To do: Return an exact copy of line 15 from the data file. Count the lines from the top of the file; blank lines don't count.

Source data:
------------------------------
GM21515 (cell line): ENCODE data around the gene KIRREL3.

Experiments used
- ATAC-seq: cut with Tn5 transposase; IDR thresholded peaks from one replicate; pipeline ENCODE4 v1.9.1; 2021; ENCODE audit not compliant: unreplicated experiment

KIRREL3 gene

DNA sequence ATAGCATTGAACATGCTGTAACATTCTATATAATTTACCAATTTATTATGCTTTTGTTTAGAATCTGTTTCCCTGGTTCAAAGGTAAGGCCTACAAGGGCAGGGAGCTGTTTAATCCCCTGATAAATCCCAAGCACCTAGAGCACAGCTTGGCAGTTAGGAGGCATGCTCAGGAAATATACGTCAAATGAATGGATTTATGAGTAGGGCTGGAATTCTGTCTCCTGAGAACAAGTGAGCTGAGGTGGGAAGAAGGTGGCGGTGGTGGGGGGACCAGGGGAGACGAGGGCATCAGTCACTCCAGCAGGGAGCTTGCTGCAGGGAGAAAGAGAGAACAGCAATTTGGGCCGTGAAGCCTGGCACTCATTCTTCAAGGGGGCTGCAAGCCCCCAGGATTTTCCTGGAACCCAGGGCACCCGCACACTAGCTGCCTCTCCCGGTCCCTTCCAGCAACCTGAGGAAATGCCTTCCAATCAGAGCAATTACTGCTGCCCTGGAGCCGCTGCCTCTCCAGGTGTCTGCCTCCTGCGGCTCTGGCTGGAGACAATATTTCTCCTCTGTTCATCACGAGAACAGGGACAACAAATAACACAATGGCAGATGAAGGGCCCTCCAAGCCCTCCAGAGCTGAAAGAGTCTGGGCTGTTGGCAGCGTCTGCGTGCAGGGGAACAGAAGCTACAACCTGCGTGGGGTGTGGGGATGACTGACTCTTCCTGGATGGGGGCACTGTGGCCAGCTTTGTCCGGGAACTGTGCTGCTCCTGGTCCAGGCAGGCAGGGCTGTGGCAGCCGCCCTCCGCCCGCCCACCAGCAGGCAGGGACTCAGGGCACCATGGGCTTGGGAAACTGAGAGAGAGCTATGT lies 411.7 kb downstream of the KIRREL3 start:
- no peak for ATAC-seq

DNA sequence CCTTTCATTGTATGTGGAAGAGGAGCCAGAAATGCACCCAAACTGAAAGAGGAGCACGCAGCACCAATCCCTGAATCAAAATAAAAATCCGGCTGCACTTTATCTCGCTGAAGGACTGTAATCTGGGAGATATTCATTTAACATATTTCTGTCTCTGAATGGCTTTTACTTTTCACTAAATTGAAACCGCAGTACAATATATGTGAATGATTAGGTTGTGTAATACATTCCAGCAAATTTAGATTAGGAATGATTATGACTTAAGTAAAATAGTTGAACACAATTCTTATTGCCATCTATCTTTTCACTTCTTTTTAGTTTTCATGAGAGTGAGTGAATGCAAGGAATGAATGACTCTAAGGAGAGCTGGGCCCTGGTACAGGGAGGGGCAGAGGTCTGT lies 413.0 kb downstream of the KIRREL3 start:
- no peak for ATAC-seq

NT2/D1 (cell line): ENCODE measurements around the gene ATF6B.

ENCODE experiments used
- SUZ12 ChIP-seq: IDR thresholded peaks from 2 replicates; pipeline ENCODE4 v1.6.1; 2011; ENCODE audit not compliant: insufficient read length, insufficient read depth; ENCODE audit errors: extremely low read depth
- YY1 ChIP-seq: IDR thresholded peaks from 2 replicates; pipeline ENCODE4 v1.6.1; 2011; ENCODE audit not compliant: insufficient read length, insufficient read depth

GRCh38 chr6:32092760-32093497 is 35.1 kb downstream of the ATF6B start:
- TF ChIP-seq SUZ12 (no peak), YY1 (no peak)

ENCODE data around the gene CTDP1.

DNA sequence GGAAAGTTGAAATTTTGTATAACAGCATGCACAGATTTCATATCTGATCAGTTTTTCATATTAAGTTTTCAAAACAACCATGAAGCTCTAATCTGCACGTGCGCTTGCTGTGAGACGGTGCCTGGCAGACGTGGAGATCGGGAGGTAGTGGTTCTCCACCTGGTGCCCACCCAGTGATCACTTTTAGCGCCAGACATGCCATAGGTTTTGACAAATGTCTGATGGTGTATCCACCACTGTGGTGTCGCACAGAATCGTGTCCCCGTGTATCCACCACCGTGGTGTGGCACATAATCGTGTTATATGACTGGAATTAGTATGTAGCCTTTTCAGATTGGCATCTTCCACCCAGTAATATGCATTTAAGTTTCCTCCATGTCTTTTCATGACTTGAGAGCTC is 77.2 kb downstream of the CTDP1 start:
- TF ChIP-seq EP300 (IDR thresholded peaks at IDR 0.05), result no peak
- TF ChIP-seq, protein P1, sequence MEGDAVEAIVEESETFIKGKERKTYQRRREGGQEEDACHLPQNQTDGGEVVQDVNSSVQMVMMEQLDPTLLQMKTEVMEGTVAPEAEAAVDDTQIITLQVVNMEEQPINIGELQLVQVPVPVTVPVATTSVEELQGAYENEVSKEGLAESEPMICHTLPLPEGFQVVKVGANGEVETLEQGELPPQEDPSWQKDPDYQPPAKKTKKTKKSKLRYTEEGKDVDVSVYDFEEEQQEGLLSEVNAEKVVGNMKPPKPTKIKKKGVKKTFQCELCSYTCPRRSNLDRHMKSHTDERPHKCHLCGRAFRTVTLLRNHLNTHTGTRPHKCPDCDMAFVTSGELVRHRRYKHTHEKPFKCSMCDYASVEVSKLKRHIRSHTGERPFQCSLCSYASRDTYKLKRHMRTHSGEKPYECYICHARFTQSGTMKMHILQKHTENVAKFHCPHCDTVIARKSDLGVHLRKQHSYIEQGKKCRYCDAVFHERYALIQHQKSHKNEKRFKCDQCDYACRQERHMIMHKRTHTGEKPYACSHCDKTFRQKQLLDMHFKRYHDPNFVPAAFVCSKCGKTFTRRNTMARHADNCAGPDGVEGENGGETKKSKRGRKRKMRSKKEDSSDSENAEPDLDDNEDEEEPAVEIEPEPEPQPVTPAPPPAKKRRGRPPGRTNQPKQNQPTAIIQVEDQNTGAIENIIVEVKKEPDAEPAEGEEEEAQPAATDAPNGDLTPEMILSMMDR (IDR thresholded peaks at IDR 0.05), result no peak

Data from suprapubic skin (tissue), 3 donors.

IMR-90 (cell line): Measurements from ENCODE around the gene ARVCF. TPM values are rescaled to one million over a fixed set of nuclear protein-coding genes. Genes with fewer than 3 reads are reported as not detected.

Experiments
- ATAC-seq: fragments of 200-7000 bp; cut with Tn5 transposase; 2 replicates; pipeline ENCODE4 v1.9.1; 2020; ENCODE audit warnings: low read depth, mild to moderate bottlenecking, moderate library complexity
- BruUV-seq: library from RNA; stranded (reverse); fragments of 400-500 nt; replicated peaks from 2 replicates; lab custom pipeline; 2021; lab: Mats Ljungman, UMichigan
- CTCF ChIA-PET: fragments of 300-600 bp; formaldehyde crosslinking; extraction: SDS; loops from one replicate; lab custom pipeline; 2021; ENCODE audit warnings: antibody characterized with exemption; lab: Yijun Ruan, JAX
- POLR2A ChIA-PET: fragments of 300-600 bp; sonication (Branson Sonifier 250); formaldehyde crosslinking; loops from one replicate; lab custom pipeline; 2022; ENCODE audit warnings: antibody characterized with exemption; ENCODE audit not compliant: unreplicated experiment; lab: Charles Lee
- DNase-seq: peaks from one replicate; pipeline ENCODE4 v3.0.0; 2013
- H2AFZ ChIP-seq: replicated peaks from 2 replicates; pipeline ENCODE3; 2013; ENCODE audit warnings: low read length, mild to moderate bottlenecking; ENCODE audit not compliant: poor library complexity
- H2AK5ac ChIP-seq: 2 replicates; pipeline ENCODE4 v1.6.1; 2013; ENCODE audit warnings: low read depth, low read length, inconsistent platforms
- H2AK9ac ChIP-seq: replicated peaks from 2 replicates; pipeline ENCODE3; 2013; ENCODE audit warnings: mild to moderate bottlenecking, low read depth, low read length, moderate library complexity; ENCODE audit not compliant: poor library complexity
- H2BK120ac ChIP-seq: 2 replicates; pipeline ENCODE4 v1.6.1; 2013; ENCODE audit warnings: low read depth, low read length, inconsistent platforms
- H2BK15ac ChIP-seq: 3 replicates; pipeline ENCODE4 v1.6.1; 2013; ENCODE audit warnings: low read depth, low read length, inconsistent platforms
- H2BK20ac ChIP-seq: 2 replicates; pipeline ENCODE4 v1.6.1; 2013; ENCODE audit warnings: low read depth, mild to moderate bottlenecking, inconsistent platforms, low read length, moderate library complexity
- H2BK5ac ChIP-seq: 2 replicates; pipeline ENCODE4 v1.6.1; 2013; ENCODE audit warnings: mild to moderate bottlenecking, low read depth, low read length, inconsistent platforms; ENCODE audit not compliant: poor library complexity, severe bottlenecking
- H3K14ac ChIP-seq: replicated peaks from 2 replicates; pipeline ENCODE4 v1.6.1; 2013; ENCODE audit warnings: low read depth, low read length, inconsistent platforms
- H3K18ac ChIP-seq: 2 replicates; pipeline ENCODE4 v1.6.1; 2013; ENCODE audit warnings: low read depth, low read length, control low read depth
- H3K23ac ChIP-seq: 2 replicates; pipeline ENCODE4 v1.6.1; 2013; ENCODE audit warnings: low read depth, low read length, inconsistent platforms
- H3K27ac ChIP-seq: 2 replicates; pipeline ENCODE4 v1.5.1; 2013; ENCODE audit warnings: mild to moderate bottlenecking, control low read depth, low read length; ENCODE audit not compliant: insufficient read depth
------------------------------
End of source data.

ENCODE data around the gene CTDP1.